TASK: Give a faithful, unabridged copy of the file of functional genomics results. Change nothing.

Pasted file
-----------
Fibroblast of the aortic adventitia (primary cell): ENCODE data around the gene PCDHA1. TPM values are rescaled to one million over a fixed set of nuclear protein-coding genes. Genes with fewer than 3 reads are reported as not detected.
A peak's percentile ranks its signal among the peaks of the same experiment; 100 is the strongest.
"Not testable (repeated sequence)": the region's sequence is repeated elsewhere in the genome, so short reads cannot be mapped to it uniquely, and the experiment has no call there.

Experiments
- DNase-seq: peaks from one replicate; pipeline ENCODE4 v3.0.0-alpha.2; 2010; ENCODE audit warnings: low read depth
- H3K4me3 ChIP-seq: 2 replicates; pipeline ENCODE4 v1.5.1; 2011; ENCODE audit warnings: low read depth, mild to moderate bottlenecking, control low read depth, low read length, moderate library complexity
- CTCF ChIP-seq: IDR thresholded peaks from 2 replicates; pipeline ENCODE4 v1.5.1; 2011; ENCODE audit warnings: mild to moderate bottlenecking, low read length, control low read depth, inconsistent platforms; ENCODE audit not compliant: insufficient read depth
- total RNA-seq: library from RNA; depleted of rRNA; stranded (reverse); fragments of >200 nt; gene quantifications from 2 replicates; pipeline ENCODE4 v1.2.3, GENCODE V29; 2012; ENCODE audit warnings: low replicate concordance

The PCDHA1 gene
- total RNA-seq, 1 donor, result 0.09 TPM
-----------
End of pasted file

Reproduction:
Fibroblast of the aortic adventitia (primary cell): ENCODE data around the gene PCDHA1. TPM values are rescaled to one million over a fixed set of nuclear protein-coding genes. Genes with fewer than 3 reads are reported as not detected.
A peak's percentile ranks its signal among the peaks of the same experiment; 100 is the strongest.
"Not testable (repeated sequence)": the region's sequence is repeated elsewhere in the genome, so short reads cannot be mapped to it uniquely, and the experiment has no call there.

Experiments
- DNase-seq: peaks from one replicate; pipeline ENCODE4 v3.0.0-alpha.2; 2010; ENCODE audit warnings: low read depth
- H3K4me3 ChIP-seq: 2 replicates; pipeline ENCODE4 v1.5.1; 2011; ENCODE audit warnings: low read depth, mild to moderate bottlenecking, control low read depth, low read length, moderate library complexity
- CTCF ChIP-seq: IDR thresholded peaks from 2 replicates; pipeline ENCODE4 v1.5.1; 2011; ENCODE audit warnings: mild to moderate bottlenecking, low read length, control low read depth, inconsistent platforms; ENCODE audit not compliant: insufficient read depth
- total RNA-seq: library from RNA; depleted of rRNA; stranded (reverse); fragments of >200 nt; gene quantifications from 2 replicates; pipeline ENCODE4 v1.2.3, GENCODE V29; 2012; ENCODE audit warnings: low replicate concordance

The PCDHA1 gene
- total RNA-seq, 1 donor, result 0.09 TPM